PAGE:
Another example is coenzyme A, which is involved in free or acetylated form at various points of the citric acid cycle and in fatty acid metabolism. Likewise, in the citric acid cycle, but also in glycolysis the coenzymes FAD, NAD serve primarily as electron and proton acceptors or donators, thus ensuring the transport of these from one reactant to another. Other coenzymes such as ATP transferred whole groups, such as phosphate residues.


Another example is the electron carriers ubiquinone (coenzyme Q). Absorption and release of electrons and protons is carried out in the respiratory chain of mitochondria in different protein complexes.

Complete list of the enzyme by the Commission of the International Union of Biochemistry and Molecular Biology ( IUBMB ) recognized coenzymes / cofactors see in the category: coenzyme / cofactor.

Metal ions

Metalloenzyme is the name for enzymes that contain metal ions. Metals may contribute to the stabilization of the enzyme structure, but also serve as an active site in a catalytic reaction. Some metal may be grouped, their presence suggests a specific function. This means that metalloenzymes homologs in other species with altered exercise or in extreme cases, the absence of metal ion, an analogous function. Reason is often the different availability of the respective metals in the environment of the organisms or a different evolutionary development that has led to similar features. An extreme example is the bacterium Borrelia burgdorferi, which dispenses entirely with iron and manganese instead used as a cofactor in the metabolism, both metals, which have a very similar chemical and structural chemistry. Another example is the replacement of iron by copper proteins, proteins in the activation of oxygen. The presence of zinc cation often indicates the function of the Lewis acid through, for example, peptidases, or in so-called " zinc finger ". The presence of the metal ion is therefore often critical for the enzyme function, the absence of the metal, then a limiting factor.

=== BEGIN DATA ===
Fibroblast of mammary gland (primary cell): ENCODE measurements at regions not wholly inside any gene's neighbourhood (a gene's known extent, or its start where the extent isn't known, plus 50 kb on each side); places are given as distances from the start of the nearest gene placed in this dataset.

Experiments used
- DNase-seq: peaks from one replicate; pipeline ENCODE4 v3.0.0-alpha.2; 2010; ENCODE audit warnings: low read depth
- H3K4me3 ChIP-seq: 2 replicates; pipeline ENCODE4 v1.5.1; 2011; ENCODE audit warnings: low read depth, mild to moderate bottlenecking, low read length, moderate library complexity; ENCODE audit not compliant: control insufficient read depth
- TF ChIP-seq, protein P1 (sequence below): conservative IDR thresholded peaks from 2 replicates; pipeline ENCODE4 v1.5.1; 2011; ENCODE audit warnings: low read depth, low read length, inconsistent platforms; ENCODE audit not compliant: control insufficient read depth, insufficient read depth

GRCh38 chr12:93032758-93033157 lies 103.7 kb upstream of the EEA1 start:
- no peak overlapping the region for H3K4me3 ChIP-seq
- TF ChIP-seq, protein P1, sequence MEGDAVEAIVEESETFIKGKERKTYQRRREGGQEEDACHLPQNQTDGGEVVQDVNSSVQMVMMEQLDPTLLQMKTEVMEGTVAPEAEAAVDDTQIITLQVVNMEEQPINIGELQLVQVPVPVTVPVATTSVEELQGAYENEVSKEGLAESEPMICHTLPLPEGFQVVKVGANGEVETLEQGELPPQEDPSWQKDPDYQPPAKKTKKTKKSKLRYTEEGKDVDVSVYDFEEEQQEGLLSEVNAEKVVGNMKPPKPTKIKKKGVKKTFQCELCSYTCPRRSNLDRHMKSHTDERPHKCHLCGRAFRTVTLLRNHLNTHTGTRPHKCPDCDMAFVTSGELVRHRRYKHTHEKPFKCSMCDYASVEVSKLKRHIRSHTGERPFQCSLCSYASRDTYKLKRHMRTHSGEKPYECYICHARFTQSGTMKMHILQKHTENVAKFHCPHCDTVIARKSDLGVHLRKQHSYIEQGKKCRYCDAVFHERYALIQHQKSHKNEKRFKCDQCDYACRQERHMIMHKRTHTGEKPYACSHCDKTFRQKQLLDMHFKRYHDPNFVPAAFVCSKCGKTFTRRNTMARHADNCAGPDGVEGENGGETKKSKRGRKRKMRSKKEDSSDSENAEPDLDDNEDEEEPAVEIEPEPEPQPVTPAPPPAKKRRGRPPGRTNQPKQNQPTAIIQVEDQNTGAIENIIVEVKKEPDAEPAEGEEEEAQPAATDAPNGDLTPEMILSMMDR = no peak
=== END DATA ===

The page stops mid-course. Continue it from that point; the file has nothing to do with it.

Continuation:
• Urease contains nickel.
  • Glutamatcysteinligase can manganese, magnesium and copper.
  • Acireducton synthase in Klebsiella pneumoniae with iron or magnesium is the reaction product of 4 -methylthio -2- ketobutyrate; with nickel, it is 3 - ( methylthio ) propionate.
  • Phenylalanine hydroxylase contains iron.
  • Leucyl to zinc, cobalt, magnesium or manganese.
  • Lipoxygenase also contains iron.
  • Superoxide dismutase containing manganese.
  • Xanthine molybdenum and iron.
  • Cytochrome c oxidase copper and iron.

Alkaline earth metals such as calcium and magnesium, but also partially zinc, are often responsible for the structure and folding of proteins without catalytic effect. These proteins are called metalloproteins.

Enzyme inhibition

Materials that are similar to the cofactor in its binding properties and are able to complex with the enzyme, are competitive inhibitors, they inhibit the enzyme by blocking the binding site of the cofactor competitive (in " competition ").